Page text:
How to Identify & Avoid Phone Scams

Despite all the technology at our disposal, what do scammers most often use to defraud their victims? The good old phone.

Weird right? With our fancy internet, mobile devices, and worldwide connectivity, you would think that scammers would use something a little more sophisticated. But according to a recent report, instances of phone scams have increased by 30% since 2013. In fact, 86.2 million phone calls per month are related to scams!

Don’t worry though, because in this article we’ll help you learn what a phone scam is, why they’re so popular, how the most common ones work, and actionable methods you can use to protect yourself.

Ready to dive in? Great!

Let’s start from square one: the basics of a phone scam.

What is a Phone Scam?

OK, this one might seem a little obvious, but it’s definitely worth covering. 

At its most basic, a phone scam is a scheme devised by a third-party, intended to trick victims into handing over their personal information, their money, or both.

There are literally thousands of different types of phone scams, although most of them fall within 8 different categories. We’ll delve more deeply into these in a moment.

For now, remember how we talked about technology previously? Sure, the basic idea behind what these criminals are doing is well over 100 years old (i.e. making a call), but how they’re doing this is uniquely modern.

What Kinds of Technologies Are Used in Phone Scams?

Voice over Internet Protocol (VoIP) 

As its name suggests, Voice over Internet Protocol (VoIP) involves making “voice calls using a broadband Internet connection instead of a regular (or analog) phone line. Some VoIP services may only allow you to call other people using the same service, but others may allow you to call anyone who has a telephone number - including local, long distance, mobile, and international numbers.”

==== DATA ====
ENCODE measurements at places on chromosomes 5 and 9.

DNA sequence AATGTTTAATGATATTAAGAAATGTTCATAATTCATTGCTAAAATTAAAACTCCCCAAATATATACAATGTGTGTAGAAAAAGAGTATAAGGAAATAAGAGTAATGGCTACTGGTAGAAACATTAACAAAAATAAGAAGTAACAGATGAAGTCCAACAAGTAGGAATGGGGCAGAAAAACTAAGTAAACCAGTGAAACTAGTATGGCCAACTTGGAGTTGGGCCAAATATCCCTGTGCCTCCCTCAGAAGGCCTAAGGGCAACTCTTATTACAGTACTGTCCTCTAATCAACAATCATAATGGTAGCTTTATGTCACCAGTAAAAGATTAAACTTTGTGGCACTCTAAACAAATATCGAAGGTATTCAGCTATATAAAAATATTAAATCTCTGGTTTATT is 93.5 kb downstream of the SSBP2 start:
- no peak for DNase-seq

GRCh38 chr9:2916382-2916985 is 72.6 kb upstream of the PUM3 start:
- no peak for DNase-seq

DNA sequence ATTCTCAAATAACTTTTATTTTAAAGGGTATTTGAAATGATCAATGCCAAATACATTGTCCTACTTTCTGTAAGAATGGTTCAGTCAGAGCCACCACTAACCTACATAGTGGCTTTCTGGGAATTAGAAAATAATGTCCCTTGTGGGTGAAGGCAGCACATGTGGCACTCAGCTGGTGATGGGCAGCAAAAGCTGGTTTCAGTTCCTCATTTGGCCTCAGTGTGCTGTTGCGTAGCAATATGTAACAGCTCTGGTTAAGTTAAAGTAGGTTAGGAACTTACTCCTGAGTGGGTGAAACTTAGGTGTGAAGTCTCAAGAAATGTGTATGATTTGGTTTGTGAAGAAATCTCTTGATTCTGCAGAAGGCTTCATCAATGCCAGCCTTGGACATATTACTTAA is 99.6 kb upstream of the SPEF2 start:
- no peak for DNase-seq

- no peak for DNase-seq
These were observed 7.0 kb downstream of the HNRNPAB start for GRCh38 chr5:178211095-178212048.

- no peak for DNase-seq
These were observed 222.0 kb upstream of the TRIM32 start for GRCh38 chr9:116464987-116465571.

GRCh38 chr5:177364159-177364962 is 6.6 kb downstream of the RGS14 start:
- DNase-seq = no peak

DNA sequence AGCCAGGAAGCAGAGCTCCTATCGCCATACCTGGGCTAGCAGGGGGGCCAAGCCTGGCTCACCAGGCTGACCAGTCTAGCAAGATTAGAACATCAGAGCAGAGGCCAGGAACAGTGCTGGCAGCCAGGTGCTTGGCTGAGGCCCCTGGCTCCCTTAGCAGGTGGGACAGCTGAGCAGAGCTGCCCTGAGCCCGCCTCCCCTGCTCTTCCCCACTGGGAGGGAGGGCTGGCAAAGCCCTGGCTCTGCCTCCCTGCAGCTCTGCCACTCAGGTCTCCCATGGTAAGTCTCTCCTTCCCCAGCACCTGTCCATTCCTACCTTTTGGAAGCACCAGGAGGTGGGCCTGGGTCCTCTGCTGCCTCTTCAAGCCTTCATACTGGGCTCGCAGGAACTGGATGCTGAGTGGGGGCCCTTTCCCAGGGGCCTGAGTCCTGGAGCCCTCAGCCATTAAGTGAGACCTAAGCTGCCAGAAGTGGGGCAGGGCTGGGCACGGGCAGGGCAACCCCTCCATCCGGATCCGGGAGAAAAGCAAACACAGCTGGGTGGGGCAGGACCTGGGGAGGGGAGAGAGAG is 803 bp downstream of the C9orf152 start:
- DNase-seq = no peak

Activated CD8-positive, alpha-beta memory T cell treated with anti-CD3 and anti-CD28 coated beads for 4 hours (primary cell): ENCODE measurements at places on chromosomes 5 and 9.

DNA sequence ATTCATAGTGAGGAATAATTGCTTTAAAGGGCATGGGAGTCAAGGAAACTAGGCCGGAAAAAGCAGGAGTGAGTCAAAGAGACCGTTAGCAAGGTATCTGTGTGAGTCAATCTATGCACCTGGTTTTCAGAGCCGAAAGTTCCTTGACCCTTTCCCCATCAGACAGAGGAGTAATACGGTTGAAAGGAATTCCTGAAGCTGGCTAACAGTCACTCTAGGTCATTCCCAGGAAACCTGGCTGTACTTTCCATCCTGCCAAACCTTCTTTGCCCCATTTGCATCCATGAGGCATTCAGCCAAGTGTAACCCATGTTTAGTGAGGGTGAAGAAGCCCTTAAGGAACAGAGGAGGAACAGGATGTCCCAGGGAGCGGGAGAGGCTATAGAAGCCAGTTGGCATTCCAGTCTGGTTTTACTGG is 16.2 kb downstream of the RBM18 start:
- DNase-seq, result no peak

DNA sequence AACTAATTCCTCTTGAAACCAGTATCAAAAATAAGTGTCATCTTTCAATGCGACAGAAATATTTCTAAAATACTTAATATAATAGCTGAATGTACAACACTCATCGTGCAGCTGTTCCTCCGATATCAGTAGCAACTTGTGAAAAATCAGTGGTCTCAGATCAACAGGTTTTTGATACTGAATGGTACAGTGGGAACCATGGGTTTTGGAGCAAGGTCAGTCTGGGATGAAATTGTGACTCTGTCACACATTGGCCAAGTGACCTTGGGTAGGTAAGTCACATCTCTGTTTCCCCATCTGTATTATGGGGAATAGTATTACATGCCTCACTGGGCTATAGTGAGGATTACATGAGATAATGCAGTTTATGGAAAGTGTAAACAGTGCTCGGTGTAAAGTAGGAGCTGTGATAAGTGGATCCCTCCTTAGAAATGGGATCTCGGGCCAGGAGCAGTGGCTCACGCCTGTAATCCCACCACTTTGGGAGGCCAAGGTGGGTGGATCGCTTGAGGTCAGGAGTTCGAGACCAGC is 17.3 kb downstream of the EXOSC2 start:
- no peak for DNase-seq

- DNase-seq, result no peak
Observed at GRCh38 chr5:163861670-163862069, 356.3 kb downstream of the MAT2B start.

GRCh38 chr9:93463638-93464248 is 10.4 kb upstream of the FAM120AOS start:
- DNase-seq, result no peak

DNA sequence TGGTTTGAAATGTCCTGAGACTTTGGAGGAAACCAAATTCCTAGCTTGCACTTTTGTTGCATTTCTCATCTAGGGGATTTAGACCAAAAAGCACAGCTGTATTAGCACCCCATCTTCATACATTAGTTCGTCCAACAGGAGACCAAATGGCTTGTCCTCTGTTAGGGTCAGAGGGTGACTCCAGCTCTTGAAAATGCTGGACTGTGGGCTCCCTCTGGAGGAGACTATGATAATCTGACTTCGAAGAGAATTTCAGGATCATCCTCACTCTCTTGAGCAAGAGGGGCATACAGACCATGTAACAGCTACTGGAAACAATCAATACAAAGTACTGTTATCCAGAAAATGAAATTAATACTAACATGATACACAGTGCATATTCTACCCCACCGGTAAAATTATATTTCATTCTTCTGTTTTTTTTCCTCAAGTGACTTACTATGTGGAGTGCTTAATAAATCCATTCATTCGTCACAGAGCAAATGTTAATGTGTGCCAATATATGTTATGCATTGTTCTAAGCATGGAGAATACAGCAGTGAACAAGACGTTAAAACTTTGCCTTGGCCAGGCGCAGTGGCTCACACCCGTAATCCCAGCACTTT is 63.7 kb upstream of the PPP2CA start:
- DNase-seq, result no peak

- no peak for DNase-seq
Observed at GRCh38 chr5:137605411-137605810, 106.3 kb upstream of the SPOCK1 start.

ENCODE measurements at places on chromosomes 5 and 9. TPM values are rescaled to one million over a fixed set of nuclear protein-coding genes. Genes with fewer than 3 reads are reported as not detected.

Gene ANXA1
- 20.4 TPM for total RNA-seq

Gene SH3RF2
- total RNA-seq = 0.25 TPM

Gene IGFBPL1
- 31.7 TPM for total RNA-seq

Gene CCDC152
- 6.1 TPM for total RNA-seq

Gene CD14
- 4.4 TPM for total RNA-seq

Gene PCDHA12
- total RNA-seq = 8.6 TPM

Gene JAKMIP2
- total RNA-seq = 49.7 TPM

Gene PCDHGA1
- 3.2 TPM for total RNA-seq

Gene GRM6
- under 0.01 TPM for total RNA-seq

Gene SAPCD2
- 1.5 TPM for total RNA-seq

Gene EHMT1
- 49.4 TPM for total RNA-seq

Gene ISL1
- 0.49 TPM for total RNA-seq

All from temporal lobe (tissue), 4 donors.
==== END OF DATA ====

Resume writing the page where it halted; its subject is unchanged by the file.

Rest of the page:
Why do we bring this up? Because VoIP is perhaps the most integral technology used in scamming, since 53% of all fraud calls are made using VoIP. But if you’re a scammer, what’s so attractive about this technology? 

TechRepublic sums it up nicely:

“The problem is that with VoIP now widespread, scammers can use VoIP lines to set up sophisticated automated systems that appear to the caller to be the kind of system they would encounter when calling a large company. And these scammers can do it without needing much equipment, personnel, or money. Low or no-cost IP PBX software such as Asterisk allows them to do this easily.

VoIP phone numbers look just like any landline number, so callers can't easily tell that they're dialing a VoIP number rather than a landline. And you can get a VoIP number with an area code in a completely different geographic location from your own physical location. It's also easy for technically-savvy scammers to engage in caller-ID spoofing, so the victim doesn't even see the scammer's real VoIP number on the caller ID display.”